We did  not stay here this time, but we walked onward, 2.0 kilometers to the town of Mesón do Vento to join the the main street, the AC-542. Our desire was to catch the 12:40 Monbus from Mesón do Vento to A Coruña. Click on the link to see the schedule. The bus frequency is reduced on Sundays and holidays, and since our day two was the Labor Day Holiday, May 1st, we needed to make this bus or have to wait hours longer for the next one. 

Our ultimate goal was to get to Ferrol, and the only way to get there by bus is through A Coruña. The Monbus website is also provided in English, so be sure to change the language in the top right hand corner if you plan to check the schedule!

It is 2.3 kilometers from the albergue in Hospital de Bruma to the bus stop, just beyond the Restaurante la Ruta. Make sure you wait on the same side as the restaurant! (Or, it is 2.4 kilometers from the turn off the AC-542 by the Repsol station as described above to the bus stop.)

Once in A Coruña the bus line to take to Ferrol is Arriva. These buses run almost every 1/2 hour in peak times, so you are sure to get a convenient connection.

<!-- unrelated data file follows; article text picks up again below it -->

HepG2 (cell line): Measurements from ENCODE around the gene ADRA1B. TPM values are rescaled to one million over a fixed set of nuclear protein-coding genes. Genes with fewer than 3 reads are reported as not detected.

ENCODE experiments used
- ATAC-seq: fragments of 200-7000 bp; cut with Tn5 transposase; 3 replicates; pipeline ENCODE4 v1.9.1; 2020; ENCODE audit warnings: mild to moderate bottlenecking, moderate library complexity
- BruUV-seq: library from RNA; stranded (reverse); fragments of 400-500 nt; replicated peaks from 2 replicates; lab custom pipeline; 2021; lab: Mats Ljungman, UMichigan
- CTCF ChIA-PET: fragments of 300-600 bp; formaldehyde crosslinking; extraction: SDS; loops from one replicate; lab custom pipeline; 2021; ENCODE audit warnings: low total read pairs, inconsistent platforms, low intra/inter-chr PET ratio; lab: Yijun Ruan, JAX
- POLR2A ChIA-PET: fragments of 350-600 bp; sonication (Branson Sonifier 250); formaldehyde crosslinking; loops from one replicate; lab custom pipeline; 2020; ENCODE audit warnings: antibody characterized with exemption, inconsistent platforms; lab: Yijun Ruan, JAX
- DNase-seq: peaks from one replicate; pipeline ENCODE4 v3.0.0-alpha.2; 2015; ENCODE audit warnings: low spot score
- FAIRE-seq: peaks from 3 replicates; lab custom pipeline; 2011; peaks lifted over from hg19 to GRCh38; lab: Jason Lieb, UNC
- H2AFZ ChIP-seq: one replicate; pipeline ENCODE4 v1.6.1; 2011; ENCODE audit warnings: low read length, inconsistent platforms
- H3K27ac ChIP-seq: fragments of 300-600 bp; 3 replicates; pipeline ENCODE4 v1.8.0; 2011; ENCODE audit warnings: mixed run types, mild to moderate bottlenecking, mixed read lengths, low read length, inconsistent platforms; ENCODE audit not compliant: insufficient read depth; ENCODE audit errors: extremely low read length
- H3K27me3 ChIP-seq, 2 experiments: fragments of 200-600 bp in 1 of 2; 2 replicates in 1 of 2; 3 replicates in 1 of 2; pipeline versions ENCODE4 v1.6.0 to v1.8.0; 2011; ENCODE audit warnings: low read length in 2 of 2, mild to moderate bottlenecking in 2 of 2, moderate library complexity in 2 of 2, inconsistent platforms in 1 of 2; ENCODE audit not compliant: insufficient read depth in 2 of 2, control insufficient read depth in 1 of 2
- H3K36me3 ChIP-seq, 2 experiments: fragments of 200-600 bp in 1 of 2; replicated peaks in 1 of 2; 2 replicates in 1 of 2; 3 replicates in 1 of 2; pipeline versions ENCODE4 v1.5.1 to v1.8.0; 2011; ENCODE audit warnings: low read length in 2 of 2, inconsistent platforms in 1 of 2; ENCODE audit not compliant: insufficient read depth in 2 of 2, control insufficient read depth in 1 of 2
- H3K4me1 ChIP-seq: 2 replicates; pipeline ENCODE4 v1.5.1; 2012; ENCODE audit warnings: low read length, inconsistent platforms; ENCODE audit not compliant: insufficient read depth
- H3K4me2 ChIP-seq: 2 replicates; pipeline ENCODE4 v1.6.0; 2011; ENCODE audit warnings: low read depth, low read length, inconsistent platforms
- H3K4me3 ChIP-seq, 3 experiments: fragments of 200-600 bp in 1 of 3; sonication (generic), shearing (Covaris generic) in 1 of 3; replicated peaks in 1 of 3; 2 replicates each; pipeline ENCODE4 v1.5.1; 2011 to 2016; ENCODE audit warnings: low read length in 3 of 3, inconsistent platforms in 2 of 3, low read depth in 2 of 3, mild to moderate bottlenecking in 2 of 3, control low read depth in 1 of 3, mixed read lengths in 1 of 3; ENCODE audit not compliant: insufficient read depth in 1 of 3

Alternatively, if you prefer the train, Renfe is the line from A Coruña to Ferrol. However, I find that changing stations is less convenient, even though it is only across several highways from the bus station in A Coruña. It is tricky to walk from one to another.

See day one on the Coruña arm to locate the bus and rail stations in A Coruña.

Reflections on Day Two, Camino Inglés, La Coruña Arm

This day was without excitement, nor great bonds forming with other pilgrims, nor great insights for me. It was, however a lovely walk through the Galician countryside that I did not rush or take for granted. It was more of an interim day for me, and I felt that indeed, it was a "sainte terre," a holy land in its own right. It was a place to be revered and cherished.